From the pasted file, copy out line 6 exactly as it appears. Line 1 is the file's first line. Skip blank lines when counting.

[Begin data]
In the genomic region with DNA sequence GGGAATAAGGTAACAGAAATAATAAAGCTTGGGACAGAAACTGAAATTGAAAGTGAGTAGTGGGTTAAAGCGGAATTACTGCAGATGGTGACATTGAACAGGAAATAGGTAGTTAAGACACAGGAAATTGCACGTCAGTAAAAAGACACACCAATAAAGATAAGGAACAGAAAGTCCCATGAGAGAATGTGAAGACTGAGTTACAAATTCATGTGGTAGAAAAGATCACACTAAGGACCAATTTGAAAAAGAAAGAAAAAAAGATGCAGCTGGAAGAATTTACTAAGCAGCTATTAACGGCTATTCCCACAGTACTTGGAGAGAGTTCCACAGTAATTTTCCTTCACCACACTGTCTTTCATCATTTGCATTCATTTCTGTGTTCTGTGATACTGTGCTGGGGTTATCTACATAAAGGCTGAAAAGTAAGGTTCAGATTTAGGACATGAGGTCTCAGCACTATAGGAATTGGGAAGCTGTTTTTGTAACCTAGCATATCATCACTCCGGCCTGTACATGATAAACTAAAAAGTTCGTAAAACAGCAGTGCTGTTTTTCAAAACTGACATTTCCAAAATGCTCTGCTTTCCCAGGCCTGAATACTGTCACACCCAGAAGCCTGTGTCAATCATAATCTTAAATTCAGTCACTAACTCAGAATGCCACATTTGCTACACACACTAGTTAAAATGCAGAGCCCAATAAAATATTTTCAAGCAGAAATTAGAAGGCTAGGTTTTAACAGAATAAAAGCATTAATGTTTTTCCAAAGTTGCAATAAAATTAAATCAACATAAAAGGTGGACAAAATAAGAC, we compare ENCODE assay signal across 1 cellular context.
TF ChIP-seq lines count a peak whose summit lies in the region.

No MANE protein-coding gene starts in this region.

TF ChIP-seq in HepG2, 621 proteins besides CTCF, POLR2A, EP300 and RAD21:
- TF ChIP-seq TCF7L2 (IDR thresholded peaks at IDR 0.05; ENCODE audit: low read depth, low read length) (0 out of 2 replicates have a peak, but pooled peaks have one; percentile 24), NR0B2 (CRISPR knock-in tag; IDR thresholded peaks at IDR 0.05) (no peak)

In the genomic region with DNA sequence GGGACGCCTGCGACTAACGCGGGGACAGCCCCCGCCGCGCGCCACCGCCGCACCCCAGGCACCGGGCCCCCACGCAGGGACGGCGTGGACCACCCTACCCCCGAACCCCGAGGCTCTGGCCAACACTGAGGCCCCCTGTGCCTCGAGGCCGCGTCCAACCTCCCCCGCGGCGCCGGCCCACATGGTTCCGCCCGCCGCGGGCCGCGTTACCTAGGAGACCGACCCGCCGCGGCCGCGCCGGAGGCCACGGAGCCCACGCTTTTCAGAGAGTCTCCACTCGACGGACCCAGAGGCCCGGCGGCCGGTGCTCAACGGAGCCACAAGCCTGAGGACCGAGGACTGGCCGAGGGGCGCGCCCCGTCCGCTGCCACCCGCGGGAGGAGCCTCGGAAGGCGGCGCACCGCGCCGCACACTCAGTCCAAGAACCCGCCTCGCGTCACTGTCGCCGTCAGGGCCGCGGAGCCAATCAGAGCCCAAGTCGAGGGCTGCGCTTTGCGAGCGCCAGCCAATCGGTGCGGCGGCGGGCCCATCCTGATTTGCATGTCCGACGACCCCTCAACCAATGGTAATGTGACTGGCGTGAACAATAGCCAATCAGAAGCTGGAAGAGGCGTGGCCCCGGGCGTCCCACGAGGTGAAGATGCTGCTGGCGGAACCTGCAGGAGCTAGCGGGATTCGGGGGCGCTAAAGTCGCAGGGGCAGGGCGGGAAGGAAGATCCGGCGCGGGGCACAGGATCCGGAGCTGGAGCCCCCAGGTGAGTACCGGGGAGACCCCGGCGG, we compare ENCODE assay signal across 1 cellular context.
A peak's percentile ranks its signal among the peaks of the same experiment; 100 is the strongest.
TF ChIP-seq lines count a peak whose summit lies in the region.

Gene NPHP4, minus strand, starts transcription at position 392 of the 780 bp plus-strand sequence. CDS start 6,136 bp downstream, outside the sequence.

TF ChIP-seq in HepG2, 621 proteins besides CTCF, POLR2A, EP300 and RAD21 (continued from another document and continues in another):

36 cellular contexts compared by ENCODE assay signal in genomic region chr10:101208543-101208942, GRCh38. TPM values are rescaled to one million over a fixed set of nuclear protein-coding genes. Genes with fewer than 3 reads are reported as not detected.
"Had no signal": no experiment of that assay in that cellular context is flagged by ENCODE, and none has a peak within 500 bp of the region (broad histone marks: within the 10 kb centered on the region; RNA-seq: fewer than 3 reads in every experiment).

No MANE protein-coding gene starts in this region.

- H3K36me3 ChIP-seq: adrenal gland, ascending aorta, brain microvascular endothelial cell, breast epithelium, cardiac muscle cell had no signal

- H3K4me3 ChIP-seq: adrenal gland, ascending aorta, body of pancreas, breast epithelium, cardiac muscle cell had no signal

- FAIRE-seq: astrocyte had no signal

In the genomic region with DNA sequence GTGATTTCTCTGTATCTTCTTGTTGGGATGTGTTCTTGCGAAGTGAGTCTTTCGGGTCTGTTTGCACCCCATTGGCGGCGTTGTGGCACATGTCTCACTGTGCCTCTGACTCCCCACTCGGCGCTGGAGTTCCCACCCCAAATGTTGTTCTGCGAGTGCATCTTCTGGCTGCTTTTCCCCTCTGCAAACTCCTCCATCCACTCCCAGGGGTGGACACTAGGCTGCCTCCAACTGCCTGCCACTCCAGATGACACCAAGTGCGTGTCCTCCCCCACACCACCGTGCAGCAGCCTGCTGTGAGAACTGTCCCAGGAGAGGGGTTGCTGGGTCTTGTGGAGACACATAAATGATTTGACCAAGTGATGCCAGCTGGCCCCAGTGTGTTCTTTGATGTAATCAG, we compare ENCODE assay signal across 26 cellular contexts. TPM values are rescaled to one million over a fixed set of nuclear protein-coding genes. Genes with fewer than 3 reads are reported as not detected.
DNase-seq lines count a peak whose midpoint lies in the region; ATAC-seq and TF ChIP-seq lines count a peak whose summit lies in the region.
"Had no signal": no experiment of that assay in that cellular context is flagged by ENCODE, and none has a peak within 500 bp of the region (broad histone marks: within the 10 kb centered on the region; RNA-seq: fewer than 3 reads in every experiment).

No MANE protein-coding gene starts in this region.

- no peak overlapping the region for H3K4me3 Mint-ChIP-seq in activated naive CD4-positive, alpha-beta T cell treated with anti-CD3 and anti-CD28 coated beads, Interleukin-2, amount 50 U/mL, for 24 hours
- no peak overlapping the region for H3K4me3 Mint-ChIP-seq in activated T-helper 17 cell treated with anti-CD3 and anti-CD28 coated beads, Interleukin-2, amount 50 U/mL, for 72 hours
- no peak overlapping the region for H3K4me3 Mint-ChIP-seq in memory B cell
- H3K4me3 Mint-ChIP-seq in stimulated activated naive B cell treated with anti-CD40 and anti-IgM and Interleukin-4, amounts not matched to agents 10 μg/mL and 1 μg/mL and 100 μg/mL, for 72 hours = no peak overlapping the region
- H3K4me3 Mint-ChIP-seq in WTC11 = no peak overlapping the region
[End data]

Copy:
In the genomic region with DNA sequence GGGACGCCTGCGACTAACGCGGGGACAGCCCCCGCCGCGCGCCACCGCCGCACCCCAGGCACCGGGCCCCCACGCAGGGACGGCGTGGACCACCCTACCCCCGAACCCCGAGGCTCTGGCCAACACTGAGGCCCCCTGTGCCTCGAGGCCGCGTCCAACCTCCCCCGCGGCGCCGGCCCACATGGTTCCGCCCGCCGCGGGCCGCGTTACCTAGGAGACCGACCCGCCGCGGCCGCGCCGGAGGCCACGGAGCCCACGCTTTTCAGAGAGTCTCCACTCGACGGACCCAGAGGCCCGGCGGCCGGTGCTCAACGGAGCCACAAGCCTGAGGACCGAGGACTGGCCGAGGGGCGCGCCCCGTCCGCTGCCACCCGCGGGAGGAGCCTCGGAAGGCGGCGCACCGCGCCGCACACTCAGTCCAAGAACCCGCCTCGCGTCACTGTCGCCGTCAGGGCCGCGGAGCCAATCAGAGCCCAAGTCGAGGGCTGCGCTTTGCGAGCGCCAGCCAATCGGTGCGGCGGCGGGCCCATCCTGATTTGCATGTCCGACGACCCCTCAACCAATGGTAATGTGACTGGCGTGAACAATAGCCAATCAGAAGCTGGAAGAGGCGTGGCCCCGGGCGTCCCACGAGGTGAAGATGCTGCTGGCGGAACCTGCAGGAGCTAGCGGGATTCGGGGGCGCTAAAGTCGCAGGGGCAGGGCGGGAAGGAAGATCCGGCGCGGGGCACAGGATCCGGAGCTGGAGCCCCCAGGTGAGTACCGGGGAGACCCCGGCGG, we compare ENCODE assay signal across 1 cellular context.